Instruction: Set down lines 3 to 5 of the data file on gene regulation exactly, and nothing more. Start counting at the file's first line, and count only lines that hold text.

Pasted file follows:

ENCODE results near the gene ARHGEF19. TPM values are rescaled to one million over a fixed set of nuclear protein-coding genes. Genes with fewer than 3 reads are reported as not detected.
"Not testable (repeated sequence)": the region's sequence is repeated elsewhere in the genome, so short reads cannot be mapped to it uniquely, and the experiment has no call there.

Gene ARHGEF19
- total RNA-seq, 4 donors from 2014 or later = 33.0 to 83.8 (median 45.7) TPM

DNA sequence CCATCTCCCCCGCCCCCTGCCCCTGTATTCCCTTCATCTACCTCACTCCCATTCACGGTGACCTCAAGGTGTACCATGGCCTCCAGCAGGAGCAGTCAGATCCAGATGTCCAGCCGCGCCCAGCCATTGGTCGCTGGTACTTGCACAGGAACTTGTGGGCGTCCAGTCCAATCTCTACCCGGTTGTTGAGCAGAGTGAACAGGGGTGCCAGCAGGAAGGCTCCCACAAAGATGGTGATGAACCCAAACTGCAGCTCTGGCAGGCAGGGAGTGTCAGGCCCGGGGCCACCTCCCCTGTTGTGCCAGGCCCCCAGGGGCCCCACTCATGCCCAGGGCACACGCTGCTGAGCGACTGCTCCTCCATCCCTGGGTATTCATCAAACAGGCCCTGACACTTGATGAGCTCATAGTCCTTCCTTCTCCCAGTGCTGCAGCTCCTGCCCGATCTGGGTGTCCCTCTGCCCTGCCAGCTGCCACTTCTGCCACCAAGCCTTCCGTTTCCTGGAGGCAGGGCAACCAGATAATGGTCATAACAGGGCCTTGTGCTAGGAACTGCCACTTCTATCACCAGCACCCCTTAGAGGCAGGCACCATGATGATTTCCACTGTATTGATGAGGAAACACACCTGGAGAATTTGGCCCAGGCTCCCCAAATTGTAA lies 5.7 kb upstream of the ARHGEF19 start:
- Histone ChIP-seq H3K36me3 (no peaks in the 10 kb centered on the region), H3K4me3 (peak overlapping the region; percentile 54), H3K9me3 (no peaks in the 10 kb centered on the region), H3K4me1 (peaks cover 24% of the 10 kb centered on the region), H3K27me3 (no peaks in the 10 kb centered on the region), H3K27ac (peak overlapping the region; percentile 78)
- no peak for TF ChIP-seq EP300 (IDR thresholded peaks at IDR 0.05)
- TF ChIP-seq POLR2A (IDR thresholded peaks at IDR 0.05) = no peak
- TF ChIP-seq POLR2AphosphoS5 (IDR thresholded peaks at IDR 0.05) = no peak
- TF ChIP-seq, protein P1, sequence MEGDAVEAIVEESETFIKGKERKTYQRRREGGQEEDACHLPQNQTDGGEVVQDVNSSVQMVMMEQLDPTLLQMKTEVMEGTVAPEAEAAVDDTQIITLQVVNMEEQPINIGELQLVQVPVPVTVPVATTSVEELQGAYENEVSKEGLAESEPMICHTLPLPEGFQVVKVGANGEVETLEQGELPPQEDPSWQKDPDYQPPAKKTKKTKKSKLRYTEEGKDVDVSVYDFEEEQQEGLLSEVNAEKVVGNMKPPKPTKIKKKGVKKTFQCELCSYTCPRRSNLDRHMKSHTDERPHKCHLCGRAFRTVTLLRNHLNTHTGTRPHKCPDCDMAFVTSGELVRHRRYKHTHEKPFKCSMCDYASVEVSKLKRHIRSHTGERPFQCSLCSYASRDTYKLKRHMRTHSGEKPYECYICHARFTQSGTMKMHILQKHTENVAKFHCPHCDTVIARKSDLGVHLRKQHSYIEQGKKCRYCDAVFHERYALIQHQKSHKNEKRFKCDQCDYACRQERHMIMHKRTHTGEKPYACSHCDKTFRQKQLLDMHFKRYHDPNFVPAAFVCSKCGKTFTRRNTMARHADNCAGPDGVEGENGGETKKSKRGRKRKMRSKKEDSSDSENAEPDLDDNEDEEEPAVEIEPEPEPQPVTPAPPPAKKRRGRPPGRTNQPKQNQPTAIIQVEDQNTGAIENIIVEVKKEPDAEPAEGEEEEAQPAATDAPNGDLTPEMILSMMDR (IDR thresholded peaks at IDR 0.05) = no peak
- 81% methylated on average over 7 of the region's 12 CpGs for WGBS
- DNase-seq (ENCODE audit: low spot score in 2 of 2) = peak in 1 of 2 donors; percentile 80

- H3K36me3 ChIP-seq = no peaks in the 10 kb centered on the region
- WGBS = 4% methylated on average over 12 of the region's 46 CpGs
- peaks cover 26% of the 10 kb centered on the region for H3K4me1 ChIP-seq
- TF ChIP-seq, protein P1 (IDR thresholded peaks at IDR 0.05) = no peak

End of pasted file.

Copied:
Gene ARHGEF19
- total RNA-seq, 4 donors from 2014 or later = 33.0 to 83.8 (median 45.7) TPM

DNA sequence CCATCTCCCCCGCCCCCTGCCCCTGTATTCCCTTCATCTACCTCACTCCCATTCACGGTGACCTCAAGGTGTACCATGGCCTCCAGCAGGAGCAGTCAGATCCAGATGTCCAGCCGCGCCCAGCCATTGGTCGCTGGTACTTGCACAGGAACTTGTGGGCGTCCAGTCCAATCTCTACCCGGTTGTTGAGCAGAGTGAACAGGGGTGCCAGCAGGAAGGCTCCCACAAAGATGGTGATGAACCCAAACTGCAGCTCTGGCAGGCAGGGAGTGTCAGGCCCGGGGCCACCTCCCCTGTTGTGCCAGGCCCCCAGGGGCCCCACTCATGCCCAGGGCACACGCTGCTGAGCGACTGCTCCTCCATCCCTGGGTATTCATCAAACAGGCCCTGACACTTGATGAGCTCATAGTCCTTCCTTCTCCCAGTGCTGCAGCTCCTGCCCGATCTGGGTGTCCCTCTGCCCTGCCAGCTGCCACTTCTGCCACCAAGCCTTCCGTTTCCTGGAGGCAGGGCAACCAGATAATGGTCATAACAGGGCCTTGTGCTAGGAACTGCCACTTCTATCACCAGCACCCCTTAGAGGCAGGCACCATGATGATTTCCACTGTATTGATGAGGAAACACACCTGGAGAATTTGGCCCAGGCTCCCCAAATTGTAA lies 5.7 kb upstream of the ARHGEF19 start: